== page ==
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By Lasalle, P.J.; Rivera, Austin, Connolly, JJ.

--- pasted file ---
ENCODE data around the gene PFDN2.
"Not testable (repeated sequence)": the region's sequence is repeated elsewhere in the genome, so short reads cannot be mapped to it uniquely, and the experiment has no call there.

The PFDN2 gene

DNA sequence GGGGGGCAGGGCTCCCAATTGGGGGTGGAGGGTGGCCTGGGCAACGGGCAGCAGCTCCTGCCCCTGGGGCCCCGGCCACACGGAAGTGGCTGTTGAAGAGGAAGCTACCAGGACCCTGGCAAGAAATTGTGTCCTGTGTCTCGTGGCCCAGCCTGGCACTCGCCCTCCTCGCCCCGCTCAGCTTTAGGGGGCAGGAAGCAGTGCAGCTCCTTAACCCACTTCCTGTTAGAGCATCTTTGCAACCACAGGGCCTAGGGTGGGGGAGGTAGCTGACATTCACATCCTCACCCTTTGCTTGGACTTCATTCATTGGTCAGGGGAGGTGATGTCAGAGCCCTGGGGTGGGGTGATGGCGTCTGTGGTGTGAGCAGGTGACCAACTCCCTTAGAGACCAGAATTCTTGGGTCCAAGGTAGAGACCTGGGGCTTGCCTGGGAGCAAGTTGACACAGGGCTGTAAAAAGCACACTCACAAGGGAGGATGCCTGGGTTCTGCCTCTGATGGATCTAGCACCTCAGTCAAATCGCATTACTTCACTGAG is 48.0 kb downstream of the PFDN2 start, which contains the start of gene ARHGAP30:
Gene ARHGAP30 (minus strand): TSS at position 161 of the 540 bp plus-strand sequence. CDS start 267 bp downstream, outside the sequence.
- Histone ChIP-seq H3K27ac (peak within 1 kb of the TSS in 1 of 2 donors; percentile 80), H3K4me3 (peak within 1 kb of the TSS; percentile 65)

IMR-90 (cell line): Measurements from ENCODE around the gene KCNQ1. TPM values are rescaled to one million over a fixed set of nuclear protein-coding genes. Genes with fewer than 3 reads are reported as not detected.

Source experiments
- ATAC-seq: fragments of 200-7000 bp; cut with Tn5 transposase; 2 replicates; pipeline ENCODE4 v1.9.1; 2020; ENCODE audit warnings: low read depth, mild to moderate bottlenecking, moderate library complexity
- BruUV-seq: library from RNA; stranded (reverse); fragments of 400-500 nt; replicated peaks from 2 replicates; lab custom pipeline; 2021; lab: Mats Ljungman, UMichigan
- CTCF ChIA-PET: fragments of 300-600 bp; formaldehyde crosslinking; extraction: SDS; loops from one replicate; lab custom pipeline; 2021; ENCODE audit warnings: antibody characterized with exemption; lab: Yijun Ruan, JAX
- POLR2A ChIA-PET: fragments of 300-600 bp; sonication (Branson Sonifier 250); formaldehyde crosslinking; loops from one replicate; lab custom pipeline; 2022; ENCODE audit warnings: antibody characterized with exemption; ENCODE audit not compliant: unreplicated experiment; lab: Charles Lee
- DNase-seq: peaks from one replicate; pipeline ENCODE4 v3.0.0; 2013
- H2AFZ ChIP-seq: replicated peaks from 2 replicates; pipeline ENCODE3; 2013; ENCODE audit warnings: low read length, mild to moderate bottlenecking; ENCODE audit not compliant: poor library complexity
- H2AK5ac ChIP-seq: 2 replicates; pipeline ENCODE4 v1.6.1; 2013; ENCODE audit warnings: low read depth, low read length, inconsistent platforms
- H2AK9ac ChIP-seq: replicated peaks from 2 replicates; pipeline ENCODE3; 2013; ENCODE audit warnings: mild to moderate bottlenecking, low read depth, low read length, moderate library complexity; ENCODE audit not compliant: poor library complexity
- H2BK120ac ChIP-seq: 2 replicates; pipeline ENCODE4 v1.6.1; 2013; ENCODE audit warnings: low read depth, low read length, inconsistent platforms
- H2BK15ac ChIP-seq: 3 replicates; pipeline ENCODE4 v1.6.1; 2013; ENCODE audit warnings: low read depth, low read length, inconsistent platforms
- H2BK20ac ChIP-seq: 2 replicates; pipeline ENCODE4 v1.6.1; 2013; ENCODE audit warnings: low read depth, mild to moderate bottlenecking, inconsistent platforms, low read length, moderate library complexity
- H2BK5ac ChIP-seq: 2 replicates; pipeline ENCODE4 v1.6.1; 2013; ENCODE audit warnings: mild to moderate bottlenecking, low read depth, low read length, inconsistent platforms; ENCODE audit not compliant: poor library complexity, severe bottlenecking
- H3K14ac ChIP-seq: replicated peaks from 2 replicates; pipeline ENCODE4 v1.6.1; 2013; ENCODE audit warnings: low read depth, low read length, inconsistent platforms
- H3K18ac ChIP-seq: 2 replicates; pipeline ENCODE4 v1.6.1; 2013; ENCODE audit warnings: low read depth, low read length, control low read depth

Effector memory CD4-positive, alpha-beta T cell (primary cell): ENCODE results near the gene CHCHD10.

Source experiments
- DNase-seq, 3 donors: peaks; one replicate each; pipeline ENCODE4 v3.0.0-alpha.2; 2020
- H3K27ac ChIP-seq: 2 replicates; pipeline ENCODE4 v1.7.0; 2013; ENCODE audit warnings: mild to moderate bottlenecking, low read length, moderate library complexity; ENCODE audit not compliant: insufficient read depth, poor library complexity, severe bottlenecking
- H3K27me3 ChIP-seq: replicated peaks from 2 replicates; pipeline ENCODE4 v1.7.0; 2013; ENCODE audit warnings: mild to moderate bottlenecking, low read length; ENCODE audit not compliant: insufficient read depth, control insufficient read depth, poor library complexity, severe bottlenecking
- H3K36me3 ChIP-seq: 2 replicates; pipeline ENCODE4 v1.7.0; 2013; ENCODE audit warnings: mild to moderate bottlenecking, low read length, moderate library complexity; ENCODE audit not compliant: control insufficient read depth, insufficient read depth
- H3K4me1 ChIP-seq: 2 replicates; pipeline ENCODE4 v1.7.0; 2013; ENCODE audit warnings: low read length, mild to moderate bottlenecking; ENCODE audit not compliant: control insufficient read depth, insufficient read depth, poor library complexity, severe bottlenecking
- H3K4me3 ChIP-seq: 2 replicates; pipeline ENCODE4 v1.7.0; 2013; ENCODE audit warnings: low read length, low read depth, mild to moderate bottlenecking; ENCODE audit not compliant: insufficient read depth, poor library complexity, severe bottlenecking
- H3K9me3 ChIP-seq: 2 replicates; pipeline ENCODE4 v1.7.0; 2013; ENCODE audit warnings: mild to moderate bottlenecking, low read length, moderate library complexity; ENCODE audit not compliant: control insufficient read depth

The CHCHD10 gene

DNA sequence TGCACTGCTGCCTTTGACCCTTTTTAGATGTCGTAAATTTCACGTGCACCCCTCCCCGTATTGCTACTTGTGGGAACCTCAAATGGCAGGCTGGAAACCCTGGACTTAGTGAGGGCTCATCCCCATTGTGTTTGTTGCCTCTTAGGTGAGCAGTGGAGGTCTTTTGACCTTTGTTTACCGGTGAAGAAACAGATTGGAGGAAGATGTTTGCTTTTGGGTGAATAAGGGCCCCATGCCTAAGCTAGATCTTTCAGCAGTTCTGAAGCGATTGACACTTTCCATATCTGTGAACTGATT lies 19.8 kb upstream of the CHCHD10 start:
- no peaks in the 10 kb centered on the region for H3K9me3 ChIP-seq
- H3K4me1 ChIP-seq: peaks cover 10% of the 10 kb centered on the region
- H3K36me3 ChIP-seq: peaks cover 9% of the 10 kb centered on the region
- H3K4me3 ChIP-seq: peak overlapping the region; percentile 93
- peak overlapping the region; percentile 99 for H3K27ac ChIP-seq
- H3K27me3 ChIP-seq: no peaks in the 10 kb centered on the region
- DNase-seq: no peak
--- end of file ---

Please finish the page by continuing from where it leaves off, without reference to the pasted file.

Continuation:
ELMI MEHMETI, app, v. JOSEPH MILLER, ET AL., res, ET AL., def — (Index No. 150930/13) Law Offices of Bryan J. Swerling, P.C. (Arnold E. DiJoseph III, New York, NY, of counsel), for appellant. Scahill Law Group P.C., Bethpage, NY (Gerard Ferrara of counsel), for respondents. In an action to recover damages for personal injuries, the plaintiff appeals from an order of the Supreme Court, Richmond County (Kim Dollard, J.), entered October 2, 2018. The order denied the plaintiff’s motion pursuant to CPLR 4404(a) for an additur to the award of damages or, in the alternative, to set aside the jury verdict on the issue of damages as contrary to the weight of the evidence and for a new trial on the issue of damages. ORDERED that the order is affirmed, with costs. The plaintiff commenced this action to recover damages for personal injuries he allegedly sustained to his head and left arm as a result of a motor vehicle accident. Following a jury trial on the issue of damages, the jury found that the plaintiff had suffered a permanent consequential limitation of use of a body function, organ, or member and awarded the plaintiff $50,000 for 4 years and 2 months of past pain and suffering, $58,900 for 38 years of future pain and suffering, $26,100 for past medical expenses, $165,000 for 38 years of future medical expenses, and $0 for future lost earnings. The plaintiff moved pursuant to CPLR 4404(a) for an additur or, in the alternative, to set aside the verdict and for a new trial on the issue of damages, arguing that the damages verdict was contrary to the weight of the evidence and patently inconsistent with the jury’s unanimous finding in favor of the plaintiff that he suffered a permanent consequential limitation of use of a body function, organ, or member. The Supreme Court denied the plaintiff’s motion, determining that a valid line of reasoning and permissible inferences existed to support a conclusion that the plaintiff sustained only a fibrocartilage injury to his left wrist and an insignificant head injury within the meaning of Insurance Law §5102(d). The court also determined that the damages award did not deviate materially from what would be reasonable compensation for the injury sustained. The plaintiff appeals. “The amount of damages to be awarded to a plaintiff for personal injuries is a question for the jury, and its determination will not be disturbed unless the award deviates materially from what would be reasonable compensation” (Nayberg v. Nassau County, 149 AD3d 761, 762 [internal quotation marks omitted]; see CPLR 5501[c]; Smith v. City of New York, 179 AD3d 967, 968). “[T]he discretionary power to set aside a jury verdict and order a new trial must be exercised with considerable caution” (Larkin v. Wagner, 170 AD3d 1145, 1147 [internal quotation marks omitted]). “In considering the conflicting testimony of the parties’ respective expert witnesses, the jury was not required to accept one expert’s testimony over that of the other, but was entitled to accept or reject either expert’s position in whole or in part” (Mejia v. JMM Audubon, 1 AD3d 261, 262; see Crooms v. Sauer Bros. Inc., 48 AD3d 380, 382). Here, based on the conflicting evidence presented at trial, the jury was entitled to discredit the testimony of the plaintiff and his physicians that he suffered a traumatic brain injury as a result of the accident. Thus, contrary to the plaintiff’s contention, the jury’s awards for past pain and suffering, future pain and suffering, past medical expenses, and future medical expenses based on the evidence presented did not deviate materially from what would be reasonable compensation (see CPLR 5501[c]; Smith v. City of New York, 179 AD3d at 968; Diaz v. Dadabo, 174 AD3d 787, 789). Moreover, the evidence demonstrated that the plaintiff returned to work only three days after the accident to his high stress security job, where his duties included monitoring and responding to fire alarms, active shooters, and terrorist and biological weapons attacks, as well as supervising nearly 90 employees, and he continued to work full time through the time of trial. As a result, the jury’s determination to not award any damages for future lost wages is not contrary to the weight of the evidence since this evidence did not so preponderate in the plaintiff’s favor that the verdict awarding him no damages for future lost wages could not have been reached on any fair interpretation of the evidence (see Lolik v. Big v. Supermarkets, 86 NY2d 744, 746; Hadjidemetriou v. Juarez, 187 AD3d 1156, 1157-1158). The plaintiff’s remaining contentions are without merit. Accordingly, the Supreme Court properly denied the plaintiff’s motion pursuant to CPLR 4404(a) for an additur to the award of damages or, in the alternative, to set aside the jury verdict on the issue of damages as contrary to the weight of the evidence and for a new trial on the issue of damages. LASALLE, P.J., RIVERA, AUSTIN and CONNOLLY, JJ., concur.

 
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